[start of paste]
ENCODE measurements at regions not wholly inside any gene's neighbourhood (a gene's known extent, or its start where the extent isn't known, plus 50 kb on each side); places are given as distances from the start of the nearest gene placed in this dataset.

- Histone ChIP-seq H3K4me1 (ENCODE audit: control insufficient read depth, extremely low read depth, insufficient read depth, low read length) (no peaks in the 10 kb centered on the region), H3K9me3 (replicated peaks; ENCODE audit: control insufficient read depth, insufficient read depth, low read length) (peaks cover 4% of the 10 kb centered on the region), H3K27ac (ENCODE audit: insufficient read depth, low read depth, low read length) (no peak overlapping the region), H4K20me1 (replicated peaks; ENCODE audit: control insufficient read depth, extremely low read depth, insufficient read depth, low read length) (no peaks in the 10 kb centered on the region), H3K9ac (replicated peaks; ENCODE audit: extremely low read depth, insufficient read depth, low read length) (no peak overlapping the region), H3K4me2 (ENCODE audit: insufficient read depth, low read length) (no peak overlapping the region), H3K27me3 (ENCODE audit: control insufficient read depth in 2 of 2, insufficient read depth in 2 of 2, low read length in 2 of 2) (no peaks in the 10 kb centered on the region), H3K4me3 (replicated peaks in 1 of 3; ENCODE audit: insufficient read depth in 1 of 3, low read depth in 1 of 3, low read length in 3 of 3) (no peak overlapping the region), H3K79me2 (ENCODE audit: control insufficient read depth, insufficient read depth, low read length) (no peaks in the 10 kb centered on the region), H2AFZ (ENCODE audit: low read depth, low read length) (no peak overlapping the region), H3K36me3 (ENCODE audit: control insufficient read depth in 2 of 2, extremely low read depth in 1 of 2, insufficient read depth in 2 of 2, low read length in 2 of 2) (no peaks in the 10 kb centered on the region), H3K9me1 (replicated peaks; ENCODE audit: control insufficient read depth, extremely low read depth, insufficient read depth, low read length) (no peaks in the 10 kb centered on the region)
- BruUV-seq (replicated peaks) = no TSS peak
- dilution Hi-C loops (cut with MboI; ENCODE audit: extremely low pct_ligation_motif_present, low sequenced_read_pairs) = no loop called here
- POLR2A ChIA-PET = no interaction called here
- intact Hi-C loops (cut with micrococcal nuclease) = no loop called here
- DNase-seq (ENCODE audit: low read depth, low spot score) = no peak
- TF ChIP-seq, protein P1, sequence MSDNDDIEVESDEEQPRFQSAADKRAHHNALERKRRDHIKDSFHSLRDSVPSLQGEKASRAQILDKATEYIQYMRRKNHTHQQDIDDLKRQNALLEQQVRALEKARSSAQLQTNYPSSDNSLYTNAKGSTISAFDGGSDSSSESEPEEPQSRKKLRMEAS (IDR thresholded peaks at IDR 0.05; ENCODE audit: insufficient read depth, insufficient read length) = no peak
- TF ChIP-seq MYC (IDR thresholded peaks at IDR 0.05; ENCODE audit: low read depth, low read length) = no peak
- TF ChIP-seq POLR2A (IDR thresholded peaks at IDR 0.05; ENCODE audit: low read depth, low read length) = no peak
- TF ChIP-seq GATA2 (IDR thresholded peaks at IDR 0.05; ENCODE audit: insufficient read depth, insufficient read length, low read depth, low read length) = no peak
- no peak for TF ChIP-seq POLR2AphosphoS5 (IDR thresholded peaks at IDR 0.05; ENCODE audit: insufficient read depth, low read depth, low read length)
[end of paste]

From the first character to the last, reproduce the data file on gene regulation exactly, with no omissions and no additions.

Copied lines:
ENCODE measurements at regions not wholly inside any gene's neighbourhood (a gene's known extent, or its start where the extent isn't known, plus 50 kb on each side); places are given as distances from the start of the nearest gene placed in this dataset.

- Histone ChIP-seq H3K4me1 (ENCODE audit: control insufficient read depth, extremely low read depth, insufficient read depth, low read length) (no peaks in the 10 kb centered on the region), H3K9me3 (replicated peaks; ENCODE audit: control insufficient read depth, insufficient read depth, low read length) (peaks cover 4% of the 10 kb centered on the region), H3K27ac (ENCODE audit: insufficient read depth, low read depth, low read length) (no peak overlapping the region), H4K20me1 (replicated peaks; ENCODE audit: control insufficient read depth, extremely low read depth, insufficient read depth, low read length) (no peaks in the 10 kb centered on the region), H3K9ac (replicated peaks; ENCODE audit: extremely low read depth, insufficient read depth, low read length) (no peak overlapping the region), H3K4me2 (ENCODE audit: insufficient read depth, low read length) (no peak overlapping the region), H3K27me3 (ENCODE audit: control insufficient read depth in 2 of 2, insufficient read depth in 2 of 2, low read length in 2 of 2) (no peaks in the 10 kb centered on the region), H3K4me3 (replicated peaks in 1 of 3; ENCODE audit: insufficient read depth in 1 of 3, low read depth in 1 of 3, low read length in 3 of 3) (no peak overlapping the region), H3K79me2 (ENCODE audit: control insufficient read depth, insufficient read depth, low read length) (no peaks in the 10 kb centered on the region), H2AFZ (ENCODE audit: low read depth, low read length) (no peak overlapping the region), H3K36me3 (ENCODE audit: control insufficient read depth in 2 of 2, extremely low read depth in 1 of 2, insufficient read depth in 2 of 2, low read length in 2 of 2) (no peaks in the 10 kb centered on the region), H3K9me1 (replicated peaks; ENCODE audit: control insufficient read depth, extremely low read depth, insufficient read depth, low read length) (no peaks in the 10 kb centered on the region)
- BruUV-seq (replicated peaks) = no TSS peak
- dilution Hi-C loops (cut with MboI; ENCODE audit: extremely low pct_ligation_motif_present, low sequenced_read_pairs) = no loop called here
- POLR2A ChIA-PET = no interaction called here
- intact Hi-C loops (cut with micrococcal nuclease) = no loop called here
- DNase-seq (ENCODE audit: low read depth, low spot score) = no peak
- TF ChIP-seq, protein P1, sequence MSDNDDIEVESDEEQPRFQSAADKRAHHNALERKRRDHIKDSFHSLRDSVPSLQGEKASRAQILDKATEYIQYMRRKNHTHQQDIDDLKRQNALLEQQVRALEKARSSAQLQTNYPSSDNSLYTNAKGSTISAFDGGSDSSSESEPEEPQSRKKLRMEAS (IDR thresholded peaks at IDR 0.05; ENCODE audit: insufficient read depth, insufficient read length) = no peak
- TF ChIP-seq MYC (IDR thresholded peaks at IDR 0.05; ENCODE audit: low read depth, low read length) = no peak
- TF ChIP-seq POLR2A (IDR thresholded peaks at IDR 0.05; ENCODE audit: low read depth, low read length) = no peak
- TF ChIP-seq GATA2 (IDR thresholded peaks at IDR 0.05; ENCODE audit: insufficient read depth, insufficient read length, low read depth, low read length) = no peak
- no peak for TF ChIP-seq POLR2AphosphoS5 (IDR thresholded peaks at IDR 0.05; ENCODE audit: insufficient read depth, low read depth, low read length)